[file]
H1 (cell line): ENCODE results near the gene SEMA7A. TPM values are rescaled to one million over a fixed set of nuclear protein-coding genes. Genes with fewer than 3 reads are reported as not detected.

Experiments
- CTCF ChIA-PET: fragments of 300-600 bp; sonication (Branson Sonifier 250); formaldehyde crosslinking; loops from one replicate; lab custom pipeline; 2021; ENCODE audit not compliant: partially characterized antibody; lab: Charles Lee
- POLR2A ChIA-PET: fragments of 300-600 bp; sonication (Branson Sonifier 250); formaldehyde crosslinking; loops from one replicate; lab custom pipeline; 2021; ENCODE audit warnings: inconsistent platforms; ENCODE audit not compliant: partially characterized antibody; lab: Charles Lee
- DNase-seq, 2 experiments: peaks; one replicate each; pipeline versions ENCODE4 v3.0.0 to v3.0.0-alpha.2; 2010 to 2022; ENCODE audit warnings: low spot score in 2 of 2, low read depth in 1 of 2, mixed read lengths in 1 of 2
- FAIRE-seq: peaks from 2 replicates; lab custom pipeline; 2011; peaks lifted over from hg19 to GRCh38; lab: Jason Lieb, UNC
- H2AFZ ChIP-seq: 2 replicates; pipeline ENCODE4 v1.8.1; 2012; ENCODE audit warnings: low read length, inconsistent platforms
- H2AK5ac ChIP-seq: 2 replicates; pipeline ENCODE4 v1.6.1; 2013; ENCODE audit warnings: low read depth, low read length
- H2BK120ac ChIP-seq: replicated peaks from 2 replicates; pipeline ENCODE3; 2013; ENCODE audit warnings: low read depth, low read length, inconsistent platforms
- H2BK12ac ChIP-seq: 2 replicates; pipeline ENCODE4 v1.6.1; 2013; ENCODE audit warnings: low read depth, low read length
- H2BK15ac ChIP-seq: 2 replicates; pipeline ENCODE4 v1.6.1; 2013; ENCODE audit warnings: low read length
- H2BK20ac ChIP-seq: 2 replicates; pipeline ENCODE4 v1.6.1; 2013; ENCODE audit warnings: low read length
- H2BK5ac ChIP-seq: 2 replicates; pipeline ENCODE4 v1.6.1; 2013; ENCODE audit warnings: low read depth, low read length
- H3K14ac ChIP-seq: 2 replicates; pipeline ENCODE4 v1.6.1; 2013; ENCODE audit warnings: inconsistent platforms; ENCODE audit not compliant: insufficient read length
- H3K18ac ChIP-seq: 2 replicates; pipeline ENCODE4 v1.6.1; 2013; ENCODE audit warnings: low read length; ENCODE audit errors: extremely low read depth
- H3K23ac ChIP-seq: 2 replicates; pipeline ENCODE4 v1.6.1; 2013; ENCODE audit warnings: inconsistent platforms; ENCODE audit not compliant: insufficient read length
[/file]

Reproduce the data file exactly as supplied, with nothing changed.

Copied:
H1 (cell line): ENCODE results near the gene SEMA7A. TPM values are rescaled to one million over a fixed set of nuclear protein-coding genes. Genes with fewer than 3 reads are reported as not detected.

Experiments
- CTCF ChIA-PET: fragments of 300-600 bp; sonication (Branson Sonifier 250); formaldehyde crosslinking; loops from one replicate; lab custom pipeline; 2021; ENCODE audit not compliant: partially characterized antibody; lab: Charles Lee
- POLR2A ChIA-PET: fragments of 300-600 bp; sonication (Branson Sonifier 250); formaldehyde crosslinking; loops from one replicate; lab custom pipeline; 2021; ENCODE audit warnings: inconsistent platforms; ENCODE audit not compliant: partially characterized antibody; lab: Charles Lee
- DNase-seq, 2 experiments: peaks; one replicate each; pipeline versions ENCODE4 v3.0.0 to v3.0.0-alpha.2; 2010 to 2022; ENCODE audit warnings: low spot score in 2 of 2, low read depth in 1 of 2, mixed read lengths in 1 of 2
- FAIRE-seq: peaks from 2 replicates; lab custom pipeline; 2011; peaks lifted over from hg19 to GRCh38; lab: Jason Lieb, UNC
- H2AFZ ChIP-seq: 2 replicates; pipeline ENCODE4 v1.8.1; 2012; ENCODE audit warnings: low read length, inconsistent platforms
- H2AK5ac ChIP-seq: 2 replicates; pipeline ENCODE4 v1.6.1; 2013; ENCODE audit warnings: low read depth, low read length
- H2BK120ac ChIP-seq: replicated peaks from 2 replicates; pipeline ENCODE3; 2013; ENCODE audit warnings: low read depth, low read length, inconsistent platforms
- H2BK12ac ChIP-seq: 2 replicates; pipeline ENCODE4 v1.6.1; 2013; ENCODE audit warnings: low read depth, low read length
- H2BK15ac ChIP-seq: 2 replicates; pipeline ENCODE4 v1.6.1; 2013; ENCODE audit warnings: low read length
- H2BK20ac ChIP-seq: 2 replicates; pipeline ENCODE4 v1.6.1; 2013; ENCODE audit warnings: low read length
- H2BK5ac ChIP-seq: 2 replicates; pipeline ENCODE4 v1.6.1; 2013; ENCODE audit warnings: low read depth, low read length
- H3K14ac ChIP-seq: 2 replicates; pipeline ENCODE4 v1.6.1; 2013; ENCODE audit warnings: inconsistent platforms; ENCODE audit not compliant: insufficient read length
- H3K18ac ChIP-seq: 2 replicates; pipeline ENCODE4 v1.6.1; 2013; ENCODE audit warnings: low read length; ENCODE audit errors: extremely low read depth
- H3K23ac ChIP-seq: 2 replicates; pipeline ENCODE4 v1.6.1; 2013; ENCODE audit warnings: inconsistent platforms; ENCODE audit not compliant: insufficient read length